Difference between revisions of "Double Refraction"

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[[image:Doublerefraction.png|right|thumb|200px|Incident ray seperated into an ordinary ray (ω) and an extra-ordinary ray (ε)]]
  
 
Some gemstones have more than one refractive index (RI) beacuse these stones belong to certain crystal systems (anistropic) that have atomic structures which cause an incident ray of light to be resolved (split) into two seperate rays.
 
Some gemstones have more than one refractive index (RI) beacuse these stones belong to certain crystal systems (anistropic) that have atomic structures which cause an incident ray of light to be resolved (split) into two seperate rays.

Revision as of 09:40, 18 November 2006

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--Doos 10:29, 13 November 2006 (PST)
Incident ray seperated into an ordinary ray (ω) and an extra-ordinary ray (ε)

Some gemstones have more than one refractive index (RI) beacuse these stones belong to certain crystal systems (anistropic) that have atomic structures which cause an incident ray of light to be resolved (split) into two seperate rays.

When a ray of white light enters the gemstone, the atomic structure allows only those rays vibrating in two specific directions to continue.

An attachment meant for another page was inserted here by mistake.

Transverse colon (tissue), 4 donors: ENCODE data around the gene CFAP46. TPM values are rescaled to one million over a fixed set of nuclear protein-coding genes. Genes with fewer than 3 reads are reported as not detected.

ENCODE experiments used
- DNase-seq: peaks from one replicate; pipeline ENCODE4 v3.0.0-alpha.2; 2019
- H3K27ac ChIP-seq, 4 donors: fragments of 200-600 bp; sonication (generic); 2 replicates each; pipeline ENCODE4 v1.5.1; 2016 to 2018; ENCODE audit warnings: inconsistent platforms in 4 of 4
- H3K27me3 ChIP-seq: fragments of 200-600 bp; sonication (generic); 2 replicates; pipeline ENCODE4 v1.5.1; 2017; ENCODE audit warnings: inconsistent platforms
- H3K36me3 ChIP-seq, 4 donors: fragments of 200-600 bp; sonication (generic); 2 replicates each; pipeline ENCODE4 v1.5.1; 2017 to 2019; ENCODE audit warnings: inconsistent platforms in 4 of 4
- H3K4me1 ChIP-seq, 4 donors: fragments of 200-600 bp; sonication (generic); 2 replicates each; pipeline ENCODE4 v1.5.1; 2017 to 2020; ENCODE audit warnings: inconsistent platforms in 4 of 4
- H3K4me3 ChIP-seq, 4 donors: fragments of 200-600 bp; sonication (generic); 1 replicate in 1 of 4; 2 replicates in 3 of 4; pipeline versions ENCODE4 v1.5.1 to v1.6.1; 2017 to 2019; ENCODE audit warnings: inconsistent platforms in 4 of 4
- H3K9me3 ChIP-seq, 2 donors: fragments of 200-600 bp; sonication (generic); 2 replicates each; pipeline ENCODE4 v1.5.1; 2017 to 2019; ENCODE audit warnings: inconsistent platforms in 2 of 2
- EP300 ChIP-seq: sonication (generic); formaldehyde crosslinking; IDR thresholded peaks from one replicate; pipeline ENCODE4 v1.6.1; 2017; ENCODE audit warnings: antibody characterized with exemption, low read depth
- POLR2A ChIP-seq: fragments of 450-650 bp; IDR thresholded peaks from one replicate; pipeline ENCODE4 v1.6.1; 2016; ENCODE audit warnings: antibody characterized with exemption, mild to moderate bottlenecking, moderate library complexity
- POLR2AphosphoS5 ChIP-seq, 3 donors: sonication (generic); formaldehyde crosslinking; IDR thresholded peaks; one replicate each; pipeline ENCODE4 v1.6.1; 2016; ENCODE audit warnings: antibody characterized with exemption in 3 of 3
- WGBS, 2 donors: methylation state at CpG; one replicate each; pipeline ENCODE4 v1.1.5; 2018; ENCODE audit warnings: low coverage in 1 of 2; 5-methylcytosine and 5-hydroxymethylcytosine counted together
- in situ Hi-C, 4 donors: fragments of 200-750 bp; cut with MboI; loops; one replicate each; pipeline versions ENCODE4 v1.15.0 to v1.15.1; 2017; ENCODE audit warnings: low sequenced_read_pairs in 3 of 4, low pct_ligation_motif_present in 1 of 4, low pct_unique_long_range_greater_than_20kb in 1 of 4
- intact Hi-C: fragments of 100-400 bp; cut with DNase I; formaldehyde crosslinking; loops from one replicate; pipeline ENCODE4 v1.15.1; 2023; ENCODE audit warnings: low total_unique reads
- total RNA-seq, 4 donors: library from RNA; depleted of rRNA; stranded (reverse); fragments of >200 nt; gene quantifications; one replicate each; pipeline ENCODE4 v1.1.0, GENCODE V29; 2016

These two rays vibrate in planes that are mutually perpendicular and are therefor polarised.

The strenght of DR (Double Refraction) varies with direction and we neasure the maximum DR (Δ).
These maximum vaues differ from one gemstone to the other. For instance:

  • Strong DR - zircon (0.059)
  • Medium DR - tourmaline (0.020)
  • Low DR - quartz (0.009)




Double refraction (or "birefringence") refers to the splitting up of unpolarized light into two polarized rays.
Due to chemical bonding of atoms inside anisotropic minerals, these two rays will travel at different speeds and thus will refact at different angles.

One ray will vibrate in the direction perpendicular to the optic axis and will obey Snell's law (one can calculate it's angle of refraction), this ray is name the ordinary ray (usually indicated with ω). The other will vibrate in the direction on the optic axis and does not obey Snell's law (i.e. the angle of refraction will vary). That ray is name the extra-ordinary ray (indicated by ε).

The maximum RI difference between these two rays is names "double refraction" and is often indicated by "Δ" (greek letter delta). This maximum birefringence is largest when light enter the gemstone at an angle perpendicular to the optic axis.

Gemstones belonging to the cubic crystal system have only one RI and therefor do not show birefringence, all other gemstones do.
Uniaxial stones (those crystallizing in the trigonal, hexagonal and hexagonal systems) will show two readings and have one optic axis.
Biaxial gemstones (Orthorhombic, monoclinic and triclinic systems) have twp directions in which the incident light will react as it were isotropic and therefor have two optic axes.